In Freedom's Cause : a Story of Wallace and Bruce eBook

This eBook from the Gutenberg Project consists of approximately 418 pages of information about In Freedom's Cause .

“Thanks to Heaven’s protection,” Archie said devoutly, “the king with a few followers escaped and safely reached Rathlin!”

“Thou shouldst not speak of Heaven’s protection,” the prior said, sternly, “seeing that Bruce has violated the sanctuary of the church, has slain his enemy within her walls, has drawn down upon himself the anathema of the pope, and has been declared excommunicated and accursed.”

“The pope, holy father,” Archie replied, “although supreme in all holy things, is but little qualified to judge of the matter, seeing that he draws his information from King Edward, under whose protection he lives.  The good Bishops of St. Andrews and Glasgow, with the Abbot of Scone, and many other dignitaries of the Scottish church, have condoned his offense, seeing that it was committed in hot blood and without prior intent.  The king himself bitterly regrets the deed, which preys sorely upon his mind; but I can answer for it that Bruce had no thought of meeting Comyn at Dumfries.”

“You speak boldly, young sir,” the prior said, sternly, “for one over whose head scarce two-and-twenty years can have rolled; but enough now.  You are storm staid and wearied; you are the guests of the convent.  I will not keep you further now, for you have need of food and sleep.  Tomorrow I will speak with you again.”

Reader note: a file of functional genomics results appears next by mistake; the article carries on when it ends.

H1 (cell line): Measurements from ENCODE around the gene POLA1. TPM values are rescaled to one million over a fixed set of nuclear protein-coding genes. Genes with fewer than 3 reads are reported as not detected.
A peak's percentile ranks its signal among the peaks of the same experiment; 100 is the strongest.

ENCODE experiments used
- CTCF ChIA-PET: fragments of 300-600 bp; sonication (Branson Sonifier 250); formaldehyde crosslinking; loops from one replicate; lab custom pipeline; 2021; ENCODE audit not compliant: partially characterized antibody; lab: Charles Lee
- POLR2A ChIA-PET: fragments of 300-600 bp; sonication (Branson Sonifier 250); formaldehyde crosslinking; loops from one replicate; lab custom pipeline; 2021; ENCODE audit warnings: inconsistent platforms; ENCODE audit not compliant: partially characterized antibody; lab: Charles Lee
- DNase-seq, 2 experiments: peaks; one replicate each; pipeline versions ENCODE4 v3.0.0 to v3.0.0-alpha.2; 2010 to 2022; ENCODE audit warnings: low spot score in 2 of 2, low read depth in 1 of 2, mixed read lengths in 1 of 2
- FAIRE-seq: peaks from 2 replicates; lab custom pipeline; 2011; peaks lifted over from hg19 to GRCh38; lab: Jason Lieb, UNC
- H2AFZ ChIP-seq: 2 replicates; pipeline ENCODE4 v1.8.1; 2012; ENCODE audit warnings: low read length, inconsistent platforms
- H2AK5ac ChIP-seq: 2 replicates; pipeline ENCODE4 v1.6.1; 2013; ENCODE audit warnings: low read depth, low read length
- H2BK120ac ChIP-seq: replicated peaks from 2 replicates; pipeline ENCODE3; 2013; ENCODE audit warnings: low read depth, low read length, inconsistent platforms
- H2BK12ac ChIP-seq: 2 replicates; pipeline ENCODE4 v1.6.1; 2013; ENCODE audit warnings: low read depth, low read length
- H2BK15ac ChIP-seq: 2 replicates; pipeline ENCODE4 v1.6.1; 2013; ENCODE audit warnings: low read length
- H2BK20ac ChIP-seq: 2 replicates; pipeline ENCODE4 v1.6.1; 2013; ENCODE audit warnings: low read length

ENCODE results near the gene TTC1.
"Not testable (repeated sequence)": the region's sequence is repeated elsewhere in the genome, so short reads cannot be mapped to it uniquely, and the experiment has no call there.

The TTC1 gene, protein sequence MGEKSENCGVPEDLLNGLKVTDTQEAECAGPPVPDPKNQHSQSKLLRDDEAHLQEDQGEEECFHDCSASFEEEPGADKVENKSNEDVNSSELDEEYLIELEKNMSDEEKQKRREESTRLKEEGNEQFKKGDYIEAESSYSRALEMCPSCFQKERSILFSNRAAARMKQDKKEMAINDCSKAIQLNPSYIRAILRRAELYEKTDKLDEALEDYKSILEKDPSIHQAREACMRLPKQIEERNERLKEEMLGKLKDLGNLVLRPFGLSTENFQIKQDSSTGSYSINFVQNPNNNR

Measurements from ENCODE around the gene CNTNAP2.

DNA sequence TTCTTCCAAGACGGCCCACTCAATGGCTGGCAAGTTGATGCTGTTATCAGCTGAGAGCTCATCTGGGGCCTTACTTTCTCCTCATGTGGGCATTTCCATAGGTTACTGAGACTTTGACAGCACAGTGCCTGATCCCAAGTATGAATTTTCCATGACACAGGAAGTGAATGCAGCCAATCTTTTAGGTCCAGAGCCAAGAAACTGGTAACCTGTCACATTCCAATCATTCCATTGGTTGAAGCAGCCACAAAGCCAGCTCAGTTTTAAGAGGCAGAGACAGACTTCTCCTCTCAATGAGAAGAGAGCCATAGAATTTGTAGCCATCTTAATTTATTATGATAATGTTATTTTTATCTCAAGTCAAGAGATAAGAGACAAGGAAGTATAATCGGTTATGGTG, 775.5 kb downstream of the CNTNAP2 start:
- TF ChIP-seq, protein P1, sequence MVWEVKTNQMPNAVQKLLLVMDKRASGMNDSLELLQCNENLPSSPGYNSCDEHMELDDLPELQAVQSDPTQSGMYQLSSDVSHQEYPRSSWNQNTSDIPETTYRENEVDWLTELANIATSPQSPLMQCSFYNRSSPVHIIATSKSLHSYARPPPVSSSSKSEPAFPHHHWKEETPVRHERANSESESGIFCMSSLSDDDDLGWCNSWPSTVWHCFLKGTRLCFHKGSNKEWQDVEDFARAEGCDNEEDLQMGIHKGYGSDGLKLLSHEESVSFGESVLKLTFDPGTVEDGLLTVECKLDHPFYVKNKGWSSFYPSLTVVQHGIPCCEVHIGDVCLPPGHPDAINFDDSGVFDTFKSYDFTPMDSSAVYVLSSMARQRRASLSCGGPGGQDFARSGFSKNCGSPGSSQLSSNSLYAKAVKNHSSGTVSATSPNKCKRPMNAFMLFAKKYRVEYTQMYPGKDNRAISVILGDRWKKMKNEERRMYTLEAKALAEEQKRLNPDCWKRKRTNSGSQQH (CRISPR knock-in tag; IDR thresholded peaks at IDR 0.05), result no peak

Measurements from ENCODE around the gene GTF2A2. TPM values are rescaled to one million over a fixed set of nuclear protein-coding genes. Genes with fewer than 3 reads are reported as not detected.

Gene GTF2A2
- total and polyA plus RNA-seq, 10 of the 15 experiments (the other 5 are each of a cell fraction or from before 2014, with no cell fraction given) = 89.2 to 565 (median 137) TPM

So saying, the prior sharply touched a bell which stood on a table near him.  The monk re-entered.  The prior waved his hand:  “Take these guests to the refectory and see that they have all they stand in need of, and that the bed chambers are prepared.  In the morning I would speak to them again.

Chapter XV A Mission to Ireland

Father Austin was as good as his word, and it was long indeed since Archie had sat down to such a meal as that which was spread for him.  Hungry as he was, however, he could scarce keep his eyes open to its conclusion, so great was the fatigue of mind and body; and on retiring to the chamber which the monks had prepared for him, he threw himself on a couch and instantly fell asleep.  In the morning the gale still blew violently, but with somewhat less fury than on the preceding evening.  He joined the monks at their morning meal in the refectory, and after their repast they gathered round him to listen to his news of what was doing in Scotland; for although at ordinary times pilgrims came not unfrequently to visit the holy isle of Colonsay, in the present stormy times men stirred but little from home, and it was seldom that the monks obtained news of what was passing on the mainland.  Presently a servitor brought word that the prior would see Archie.

“It was ill talking last night,” the prior said, “with a man hungry and worn out; but I gathered from what you said that you are not only a follower of Bruce, but that you were with him at that fatal day at Dumfries when he drew his dagger upon Comyn in the sanctuary.”

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In Freedom's Cause : a Story of Wallace and Bruce from Project Gutenberg. Public domain.
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